Survey: Macau High-End Still Gambling Big
A privately conducted poll of more than 100 visitors, most of them deep-pocketed Chinese from the mainland, indicates high rollers are staying longer at casino resorts (Galaxy Macau VIP room at left), and gambling and spending at the hefty pace of old.
Covid-19 may have seriously curtailed the ability of the Chinese to get to Macau, but it hasn’t dampened the gambling spirit among those who manage it.
A new survey conducted by the Macau Research Centre, a privately owned think tank, appears to spell good news for a market in desperate need of some, indicating that 60 percent of those who have visited during the pandemic have done so for the purpose of gambling and 87 percent have gambled during their stay.
The results, reported on the website of Inside Asian Gaming magazine, were culled from interviews with 103 people who visited between March and May𑁋frequent visitors for the most part who came an average of 5.8 times in the last 12 months𑁋95 of them from mainland China.
They’ve been wagering heartily, too, around MOP$87,000 (US$10,880) on average per trip.
They spent another MOP$45,549 ($5,700) on non-gaming activities such dining, shopping and hospitality.
“Compared to the mass market, the spending decisions of this group of high-end customers may be less influenced by macroeconomic and social sentiment,” the study said.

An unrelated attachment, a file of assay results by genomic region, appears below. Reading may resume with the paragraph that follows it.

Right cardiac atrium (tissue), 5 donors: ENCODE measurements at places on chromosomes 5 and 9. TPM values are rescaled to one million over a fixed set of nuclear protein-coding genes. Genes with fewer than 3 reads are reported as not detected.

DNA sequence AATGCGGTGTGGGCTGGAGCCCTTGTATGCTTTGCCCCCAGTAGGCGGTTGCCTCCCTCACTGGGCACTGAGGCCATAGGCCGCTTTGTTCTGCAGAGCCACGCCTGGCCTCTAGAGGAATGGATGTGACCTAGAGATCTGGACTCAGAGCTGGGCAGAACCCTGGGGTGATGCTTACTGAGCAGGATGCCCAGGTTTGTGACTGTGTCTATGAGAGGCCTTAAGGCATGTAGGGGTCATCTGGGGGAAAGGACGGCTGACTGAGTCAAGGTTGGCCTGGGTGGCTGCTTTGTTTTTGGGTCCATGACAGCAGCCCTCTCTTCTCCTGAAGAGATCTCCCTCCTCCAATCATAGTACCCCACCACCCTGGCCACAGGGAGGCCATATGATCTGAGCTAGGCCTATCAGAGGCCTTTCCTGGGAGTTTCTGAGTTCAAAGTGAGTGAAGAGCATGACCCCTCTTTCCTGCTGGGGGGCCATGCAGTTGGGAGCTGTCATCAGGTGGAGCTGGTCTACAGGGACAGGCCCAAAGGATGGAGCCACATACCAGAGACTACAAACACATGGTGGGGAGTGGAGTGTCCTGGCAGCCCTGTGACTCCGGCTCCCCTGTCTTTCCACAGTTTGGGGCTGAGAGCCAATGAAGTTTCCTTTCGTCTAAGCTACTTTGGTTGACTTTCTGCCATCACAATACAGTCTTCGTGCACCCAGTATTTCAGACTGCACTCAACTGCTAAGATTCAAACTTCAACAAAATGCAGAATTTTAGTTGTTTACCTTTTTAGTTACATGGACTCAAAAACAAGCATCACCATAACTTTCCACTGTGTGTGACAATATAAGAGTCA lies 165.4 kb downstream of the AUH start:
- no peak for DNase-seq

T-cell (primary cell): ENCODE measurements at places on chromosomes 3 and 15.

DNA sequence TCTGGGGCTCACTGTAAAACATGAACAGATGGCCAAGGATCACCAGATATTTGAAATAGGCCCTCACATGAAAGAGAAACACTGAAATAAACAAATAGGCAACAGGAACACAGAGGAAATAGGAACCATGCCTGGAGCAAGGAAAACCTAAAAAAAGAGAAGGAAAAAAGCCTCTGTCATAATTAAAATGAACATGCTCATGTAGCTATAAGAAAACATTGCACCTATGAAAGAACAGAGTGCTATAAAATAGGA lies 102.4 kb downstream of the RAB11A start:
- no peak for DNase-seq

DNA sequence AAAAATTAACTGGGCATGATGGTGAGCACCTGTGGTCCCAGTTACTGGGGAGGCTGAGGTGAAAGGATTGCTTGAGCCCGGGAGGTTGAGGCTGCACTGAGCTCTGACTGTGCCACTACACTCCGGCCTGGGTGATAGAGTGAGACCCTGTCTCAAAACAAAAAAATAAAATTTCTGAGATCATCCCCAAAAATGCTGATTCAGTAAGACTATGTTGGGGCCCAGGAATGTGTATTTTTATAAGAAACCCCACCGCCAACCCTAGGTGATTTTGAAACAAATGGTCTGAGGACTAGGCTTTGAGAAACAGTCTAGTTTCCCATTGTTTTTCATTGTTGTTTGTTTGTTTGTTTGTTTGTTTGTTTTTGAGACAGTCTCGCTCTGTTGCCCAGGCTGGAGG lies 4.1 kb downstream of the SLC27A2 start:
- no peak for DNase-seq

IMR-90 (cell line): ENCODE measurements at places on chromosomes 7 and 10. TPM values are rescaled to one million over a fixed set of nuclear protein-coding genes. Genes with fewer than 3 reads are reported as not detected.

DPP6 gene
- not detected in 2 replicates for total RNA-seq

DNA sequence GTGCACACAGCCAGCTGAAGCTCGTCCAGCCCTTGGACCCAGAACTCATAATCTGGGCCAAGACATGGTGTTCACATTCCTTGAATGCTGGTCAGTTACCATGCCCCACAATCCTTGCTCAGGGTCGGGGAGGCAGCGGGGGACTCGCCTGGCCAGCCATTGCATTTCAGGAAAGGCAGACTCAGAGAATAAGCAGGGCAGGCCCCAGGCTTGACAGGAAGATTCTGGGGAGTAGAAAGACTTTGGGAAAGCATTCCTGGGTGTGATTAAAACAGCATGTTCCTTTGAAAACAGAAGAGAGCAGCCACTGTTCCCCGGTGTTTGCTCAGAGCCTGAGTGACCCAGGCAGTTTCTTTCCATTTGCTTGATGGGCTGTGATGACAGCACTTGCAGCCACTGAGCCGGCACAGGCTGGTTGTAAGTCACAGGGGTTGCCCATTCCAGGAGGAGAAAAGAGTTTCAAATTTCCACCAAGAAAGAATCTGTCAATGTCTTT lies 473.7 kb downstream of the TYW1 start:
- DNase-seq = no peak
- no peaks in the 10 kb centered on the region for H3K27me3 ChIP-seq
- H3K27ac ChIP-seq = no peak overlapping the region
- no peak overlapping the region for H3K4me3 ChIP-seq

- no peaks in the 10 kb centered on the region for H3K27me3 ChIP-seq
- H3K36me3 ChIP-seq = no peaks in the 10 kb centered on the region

The problem currently is that so few of them can get in, thanks to the strict measures taken by the Macau government and the central government in Beijing to halt the spread of the pandemic which in combination have worked to largely seal off the casino hub from the world.
The Macau government is restricting entry to residents of China, Hong Kong and Taiwan, and even they must submit to quarantining if they’ve traveled overseas in the 14 days prior to arriving.
The neighboring mainland province of Guangdong in addition requires all returnees from Macau to undergo quarantine before moving on to their final destinations.
The biggest blow, though, has come from Beijing’s decision back in January to stop issuing visas to its citizens for group travel and for most purposes for individual travel, the latter comprising the most lucrative market for Macau’s casinos.
Accordingly, the number of tourists, 70 percent of whom come from China, has plunged to hundreds per day from last year’s averages of 100,000 a day or more.
In April, visitation fell to a mere 11,000, down by 99.7 percent from April 2019 and down by 94.8 percent from March, according to city’s Statistics and Census Service. The number of mainland visitors declined by 99.6 percent to 10,500, and only 87 of them were travelers on individual visas. Visitors from Hong Kong fell by 100 percent to 328.
Through the first four months of 2020, visitor arrivals are down by nearly 77 percent to 3.23 million, while total visitor spending over the first quarter, not counting gaming, fell 70.4 percent year on year to MOP5.01 billion ($628 million).
Yet, as the Macau Research Centre survey shows, the border control measures appear also to be inducing those who do get in to stay longer, which means they’re spending more. Two-thirds of respondents stayed longer than five days, with the average at 6.7 days.
In April, when the effects of quarantining are included, the average length of stay of overnight visitors was a whopping 21.1 days, a sharp contrast to Macau’s perennial struggles to get most visitors to stay more than a day or two.